Tyre Nichols called for mother during deadly police encounter, attorney says

MEMPHIS, Tenn. — The 29-year-old man who died three days after being beaten in a confrontation with Memphis police earlier this month called out for his mother at least three times during the attack, an attorney for his family said.

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Tyre Nichols died after being stopped by police a short distance from his home on Jan. 7. Authorities said officers had two “confrontations” with Nichols and that afterward, he complained of shortness of breath, according to WHBQ. He was taken to a hospital, where he later died.

>> To see the unedited video released by the Memphis Police, click here. Warning: The videos are graphic and contain profanity.

Five police officers have since been fired by the department and this week, charged with murder and other alleged crimes in connection with Nichols’ death.

The confrontation between police and Nichols was caught on several cameras, authorities said. Officials plan to release redacted video of the incident on Friday night.

“When you all see this video, you’re going to see Tyre Nichols calling out for his mom,” Ben Crump, an attorney for the Nichols family, said Friday at a news conference. “He calls out three times for his mother. His last words on this Earth is, ‘Mom, mom, mom.’ I mean, he’s screaming for her.”

Family members said officers stopped Nichols three blocks from the home where he lived with his parents on Jan. 7. He was coming home from Shelby Farms Park, where he liked to watch the sunset and take photos. Officers detained Nichols before Tasing, pepper spraying, handcuffing and kicking him, WHBQ reported.

Nichols’ mother, RowVaughn Wells, said Friday that she felt a “bad pain” in her stomach on the night of Jan. 7 which she later realized “was my son’s pain that I was feeling, and I didn’t even know.”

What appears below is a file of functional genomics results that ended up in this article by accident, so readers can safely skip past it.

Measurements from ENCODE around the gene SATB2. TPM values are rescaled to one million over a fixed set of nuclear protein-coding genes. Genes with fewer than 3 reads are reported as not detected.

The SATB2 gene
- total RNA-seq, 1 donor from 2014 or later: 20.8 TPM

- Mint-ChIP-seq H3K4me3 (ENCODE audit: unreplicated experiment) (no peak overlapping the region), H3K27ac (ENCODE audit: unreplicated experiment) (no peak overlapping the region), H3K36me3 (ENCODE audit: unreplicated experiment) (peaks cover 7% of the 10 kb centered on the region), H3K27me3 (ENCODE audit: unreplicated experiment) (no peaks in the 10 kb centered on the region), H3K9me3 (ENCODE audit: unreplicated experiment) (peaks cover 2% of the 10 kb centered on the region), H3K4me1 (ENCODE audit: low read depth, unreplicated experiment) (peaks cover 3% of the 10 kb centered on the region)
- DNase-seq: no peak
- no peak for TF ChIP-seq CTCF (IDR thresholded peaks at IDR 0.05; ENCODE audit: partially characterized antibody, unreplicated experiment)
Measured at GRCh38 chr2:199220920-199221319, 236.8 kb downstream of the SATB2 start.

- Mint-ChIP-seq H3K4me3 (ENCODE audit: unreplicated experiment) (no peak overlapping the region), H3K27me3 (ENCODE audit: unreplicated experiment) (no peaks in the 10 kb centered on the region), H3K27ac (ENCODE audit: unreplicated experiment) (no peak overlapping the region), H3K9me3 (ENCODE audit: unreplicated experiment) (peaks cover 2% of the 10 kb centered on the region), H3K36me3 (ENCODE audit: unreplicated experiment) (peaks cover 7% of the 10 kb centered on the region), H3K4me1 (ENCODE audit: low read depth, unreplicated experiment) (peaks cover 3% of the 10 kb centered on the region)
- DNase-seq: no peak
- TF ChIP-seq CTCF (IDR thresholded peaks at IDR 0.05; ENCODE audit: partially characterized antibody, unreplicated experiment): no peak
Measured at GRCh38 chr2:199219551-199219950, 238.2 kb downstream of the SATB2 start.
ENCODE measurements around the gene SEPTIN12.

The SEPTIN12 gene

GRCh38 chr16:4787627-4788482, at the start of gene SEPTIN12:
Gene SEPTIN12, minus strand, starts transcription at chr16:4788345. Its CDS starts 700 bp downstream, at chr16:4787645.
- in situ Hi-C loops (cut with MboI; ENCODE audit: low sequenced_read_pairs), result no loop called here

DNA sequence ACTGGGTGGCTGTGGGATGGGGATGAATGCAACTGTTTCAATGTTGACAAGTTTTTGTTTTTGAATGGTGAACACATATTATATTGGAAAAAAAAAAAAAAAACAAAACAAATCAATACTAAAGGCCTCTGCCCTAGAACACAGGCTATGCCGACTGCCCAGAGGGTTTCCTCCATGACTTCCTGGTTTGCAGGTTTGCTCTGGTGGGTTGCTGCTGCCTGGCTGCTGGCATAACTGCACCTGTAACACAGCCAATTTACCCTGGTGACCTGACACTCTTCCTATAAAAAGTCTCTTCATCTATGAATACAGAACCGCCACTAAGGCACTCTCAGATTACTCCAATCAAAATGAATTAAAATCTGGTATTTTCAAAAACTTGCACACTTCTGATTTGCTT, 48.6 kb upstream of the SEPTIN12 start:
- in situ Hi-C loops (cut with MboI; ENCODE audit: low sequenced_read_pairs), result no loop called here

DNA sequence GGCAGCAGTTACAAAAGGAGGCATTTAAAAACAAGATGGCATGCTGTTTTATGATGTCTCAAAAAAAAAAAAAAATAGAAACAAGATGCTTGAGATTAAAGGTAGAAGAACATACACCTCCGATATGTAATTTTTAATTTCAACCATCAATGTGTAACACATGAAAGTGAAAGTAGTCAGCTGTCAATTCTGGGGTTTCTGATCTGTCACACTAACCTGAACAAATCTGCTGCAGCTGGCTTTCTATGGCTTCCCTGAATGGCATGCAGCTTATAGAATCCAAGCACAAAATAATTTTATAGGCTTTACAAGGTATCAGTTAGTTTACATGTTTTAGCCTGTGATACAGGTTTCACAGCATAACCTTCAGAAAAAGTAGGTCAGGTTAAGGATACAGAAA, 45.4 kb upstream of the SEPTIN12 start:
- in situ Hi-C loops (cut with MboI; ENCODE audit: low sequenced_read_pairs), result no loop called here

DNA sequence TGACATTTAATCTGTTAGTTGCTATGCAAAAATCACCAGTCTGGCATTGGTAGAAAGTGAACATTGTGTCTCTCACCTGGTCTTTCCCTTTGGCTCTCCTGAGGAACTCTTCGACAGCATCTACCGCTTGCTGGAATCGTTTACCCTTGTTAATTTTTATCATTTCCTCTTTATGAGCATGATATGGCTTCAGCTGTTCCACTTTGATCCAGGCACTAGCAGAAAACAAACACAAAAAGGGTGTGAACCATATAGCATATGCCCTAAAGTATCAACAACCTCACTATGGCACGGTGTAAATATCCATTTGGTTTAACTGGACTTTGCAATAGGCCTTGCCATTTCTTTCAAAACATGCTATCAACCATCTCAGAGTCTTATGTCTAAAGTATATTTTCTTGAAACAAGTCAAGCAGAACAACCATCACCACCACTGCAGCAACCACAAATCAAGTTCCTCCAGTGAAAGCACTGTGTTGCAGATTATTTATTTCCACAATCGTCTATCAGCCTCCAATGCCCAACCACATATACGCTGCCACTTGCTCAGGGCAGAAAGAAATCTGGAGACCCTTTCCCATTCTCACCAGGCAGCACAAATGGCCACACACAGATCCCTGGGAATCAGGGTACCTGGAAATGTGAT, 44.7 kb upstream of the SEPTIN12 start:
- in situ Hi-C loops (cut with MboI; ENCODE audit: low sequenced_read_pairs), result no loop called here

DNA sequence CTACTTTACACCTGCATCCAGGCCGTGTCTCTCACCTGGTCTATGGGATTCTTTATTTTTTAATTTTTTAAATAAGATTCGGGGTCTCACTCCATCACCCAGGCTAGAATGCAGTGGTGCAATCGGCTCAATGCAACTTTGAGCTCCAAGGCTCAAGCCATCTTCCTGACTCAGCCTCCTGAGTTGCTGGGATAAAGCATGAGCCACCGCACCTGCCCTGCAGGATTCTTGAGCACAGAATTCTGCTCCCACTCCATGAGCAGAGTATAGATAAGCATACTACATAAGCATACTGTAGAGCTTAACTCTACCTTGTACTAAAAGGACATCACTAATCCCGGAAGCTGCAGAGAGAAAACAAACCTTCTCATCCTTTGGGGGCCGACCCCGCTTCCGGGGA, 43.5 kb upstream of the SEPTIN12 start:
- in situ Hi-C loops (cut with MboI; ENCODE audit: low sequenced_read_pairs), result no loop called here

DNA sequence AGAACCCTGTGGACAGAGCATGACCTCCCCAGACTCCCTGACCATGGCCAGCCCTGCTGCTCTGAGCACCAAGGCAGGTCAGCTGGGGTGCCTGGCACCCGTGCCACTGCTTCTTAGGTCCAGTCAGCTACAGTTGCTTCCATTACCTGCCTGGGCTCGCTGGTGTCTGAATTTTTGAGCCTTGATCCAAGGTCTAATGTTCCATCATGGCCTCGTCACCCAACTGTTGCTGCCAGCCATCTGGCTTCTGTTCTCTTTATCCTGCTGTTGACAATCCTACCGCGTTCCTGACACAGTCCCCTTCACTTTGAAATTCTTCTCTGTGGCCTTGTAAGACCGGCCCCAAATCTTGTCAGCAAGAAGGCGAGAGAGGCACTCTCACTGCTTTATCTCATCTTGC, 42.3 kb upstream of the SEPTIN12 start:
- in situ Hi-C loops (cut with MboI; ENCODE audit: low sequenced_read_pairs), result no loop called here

“To find out that my son was calling my name, and I was only (feet) away, did not even hear him – you have no clue how I feel right now,” she said. “No clue.”

Nichols was the youngest of four children and close to his mother. On Monday, Wells said he came to Memphis right before the pandemic “shut the world down” and he ended up staying.

“He was OK with it because you know why? Because he was with his mother,” Wells said. “My son loved me to death, and I know that was a bad word, but that’s how he felt. He had my name tattooed in his arm, and that made me proud because most kids don’t put their mom’s name (on their arm). But he did.”

She said all her son wanted to do was get home.

“It’s just so hard to even fathom all of this because it’s not even real to me right now,” she said. “I don’t have any feelings right now – I don’t know anything right now. All I know is my son Tyre is not here with me anymore. He will never walk through that door again. He will never come in and say, ‘Hello parents!’ because that’s what he would do. He would come in and say, ‘Hello parents.’”

Officials are expected to release video of the encounter between Nichols and police on Friday night. Family members and authorities, including Attorney General Merrick Garland, FBI Director Christopher Wray, and Memphis Police Chief Cerelyn Davis, have urged people to remain peaceful despite the horrific nature of the footage.

Violent protests are “not what Tyre (would have) wanted, and that’s not going to bring him back,” Nichols’ stepfather, Rodney Wells, said on Monday.

Authorities on Thursday arrested former police officers Tadarrius Bean, 24; Demetrius Haley, 30; Emmitt Martin III, 30; Desmond Mills, 32; and Justin Smith, 28; with second-degree murder, aggravated assault, aggravated kidnapping and other charges.

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